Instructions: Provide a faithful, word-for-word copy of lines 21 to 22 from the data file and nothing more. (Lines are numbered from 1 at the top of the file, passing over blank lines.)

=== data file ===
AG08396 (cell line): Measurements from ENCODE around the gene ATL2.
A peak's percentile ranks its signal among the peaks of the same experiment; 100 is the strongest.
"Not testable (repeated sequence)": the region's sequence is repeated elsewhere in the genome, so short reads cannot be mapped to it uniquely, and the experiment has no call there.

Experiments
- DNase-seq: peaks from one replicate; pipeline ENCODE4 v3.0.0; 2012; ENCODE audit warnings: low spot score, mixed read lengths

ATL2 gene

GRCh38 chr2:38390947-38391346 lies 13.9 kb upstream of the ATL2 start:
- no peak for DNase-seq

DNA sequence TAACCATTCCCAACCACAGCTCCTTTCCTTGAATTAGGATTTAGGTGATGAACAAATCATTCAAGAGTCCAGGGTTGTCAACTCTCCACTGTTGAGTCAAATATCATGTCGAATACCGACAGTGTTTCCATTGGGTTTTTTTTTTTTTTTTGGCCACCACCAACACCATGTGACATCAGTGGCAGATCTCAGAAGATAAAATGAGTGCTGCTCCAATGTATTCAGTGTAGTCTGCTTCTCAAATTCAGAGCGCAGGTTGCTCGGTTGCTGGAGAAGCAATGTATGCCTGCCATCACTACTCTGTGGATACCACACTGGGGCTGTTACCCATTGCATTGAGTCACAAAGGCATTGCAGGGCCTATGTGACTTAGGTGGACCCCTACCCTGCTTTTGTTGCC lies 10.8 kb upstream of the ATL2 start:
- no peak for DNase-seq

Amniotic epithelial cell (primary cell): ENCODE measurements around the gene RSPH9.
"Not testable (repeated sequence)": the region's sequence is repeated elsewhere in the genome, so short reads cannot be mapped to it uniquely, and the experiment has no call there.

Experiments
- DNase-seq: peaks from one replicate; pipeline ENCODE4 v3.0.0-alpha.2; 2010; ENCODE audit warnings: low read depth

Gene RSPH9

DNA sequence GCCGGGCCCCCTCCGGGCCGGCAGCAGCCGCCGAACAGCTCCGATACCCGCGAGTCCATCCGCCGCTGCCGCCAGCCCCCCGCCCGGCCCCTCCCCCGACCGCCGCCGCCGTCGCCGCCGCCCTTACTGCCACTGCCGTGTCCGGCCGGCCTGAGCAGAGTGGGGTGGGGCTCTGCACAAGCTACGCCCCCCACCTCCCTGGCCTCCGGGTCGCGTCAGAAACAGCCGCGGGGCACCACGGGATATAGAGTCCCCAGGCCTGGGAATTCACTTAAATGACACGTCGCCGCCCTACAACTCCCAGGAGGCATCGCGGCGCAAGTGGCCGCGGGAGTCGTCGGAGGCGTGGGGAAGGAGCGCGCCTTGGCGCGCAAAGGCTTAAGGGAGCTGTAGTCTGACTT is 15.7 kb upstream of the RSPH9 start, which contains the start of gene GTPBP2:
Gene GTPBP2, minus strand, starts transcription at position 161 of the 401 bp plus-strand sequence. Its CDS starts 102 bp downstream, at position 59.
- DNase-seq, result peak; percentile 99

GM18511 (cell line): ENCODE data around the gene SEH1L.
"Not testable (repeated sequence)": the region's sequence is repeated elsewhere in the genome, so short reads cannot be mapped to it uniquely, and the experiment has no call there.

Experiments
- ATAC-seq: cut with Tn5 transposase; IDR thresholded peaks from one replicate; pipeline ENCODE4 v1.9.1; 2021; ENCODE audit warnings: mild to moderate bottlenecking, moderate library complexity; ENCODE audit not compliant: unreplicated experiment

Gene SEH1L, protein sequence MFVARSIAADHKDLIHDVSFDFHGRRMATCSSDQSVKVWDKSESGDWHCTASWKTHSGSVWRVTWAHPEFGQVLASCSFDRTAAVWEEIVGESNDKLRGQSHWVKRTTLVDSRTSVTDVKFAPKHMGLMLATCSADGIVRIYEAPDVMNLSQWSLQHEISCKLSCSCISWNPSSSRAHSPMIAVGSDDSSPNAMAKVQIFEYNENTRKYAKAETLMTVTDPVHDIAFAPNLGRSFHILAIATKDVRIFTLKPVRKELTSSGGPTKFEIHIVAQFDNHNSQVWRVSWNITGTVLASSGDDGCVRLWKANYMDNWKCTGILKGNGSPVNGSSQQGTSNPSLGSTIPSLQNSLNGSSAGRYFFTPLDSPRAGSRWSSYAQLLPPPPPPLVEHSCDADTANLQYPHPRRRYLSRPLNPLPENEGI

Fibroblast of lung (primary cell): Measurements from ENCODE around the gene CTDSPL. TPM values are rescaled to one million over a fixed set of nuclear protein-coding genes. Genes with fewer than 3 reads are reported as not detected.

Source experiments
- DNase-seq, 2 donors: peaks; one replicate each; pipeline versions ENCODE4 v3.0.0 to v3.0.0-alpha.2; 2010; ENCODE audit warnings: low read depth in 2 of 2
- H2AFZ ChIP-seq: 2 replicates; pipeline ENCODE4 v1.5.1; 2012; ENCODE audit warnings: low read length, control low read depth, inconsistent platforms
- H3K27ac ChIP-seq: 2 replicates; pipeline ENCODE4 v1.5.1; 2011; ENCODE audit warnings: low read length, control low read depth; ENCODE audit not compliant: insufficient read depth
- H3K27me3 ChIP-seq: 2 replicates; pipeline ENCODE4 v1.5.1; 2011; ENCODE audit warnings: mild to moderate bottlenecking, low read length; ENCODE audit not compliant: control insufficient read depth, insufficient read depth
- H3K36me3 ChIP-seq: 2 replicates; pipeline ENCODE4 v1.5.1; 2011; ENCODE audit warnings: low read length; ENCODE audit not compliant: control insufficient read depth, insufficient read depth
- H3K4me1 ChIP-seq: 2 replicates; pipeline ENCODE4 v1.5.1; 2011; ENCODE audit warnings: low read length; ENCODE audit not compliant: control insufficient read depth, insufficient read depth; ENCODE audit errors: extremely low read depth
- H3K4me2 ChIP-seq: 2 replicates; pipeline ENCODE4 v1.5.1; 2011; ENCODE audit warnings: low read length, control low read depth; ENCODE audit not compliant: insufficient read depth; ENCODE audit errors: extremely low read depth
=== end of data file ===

Experiments
- ATAC-seq: cut with Tn5 transposase; IDR thresholded peaks from one replicate; pipeline ENCODE4 v1.9.1; 2021; ENCODE audit warnings: mild to moderate bottlenecking, moderate library complexity; ENCODE audit not compliant: unreplicated experiment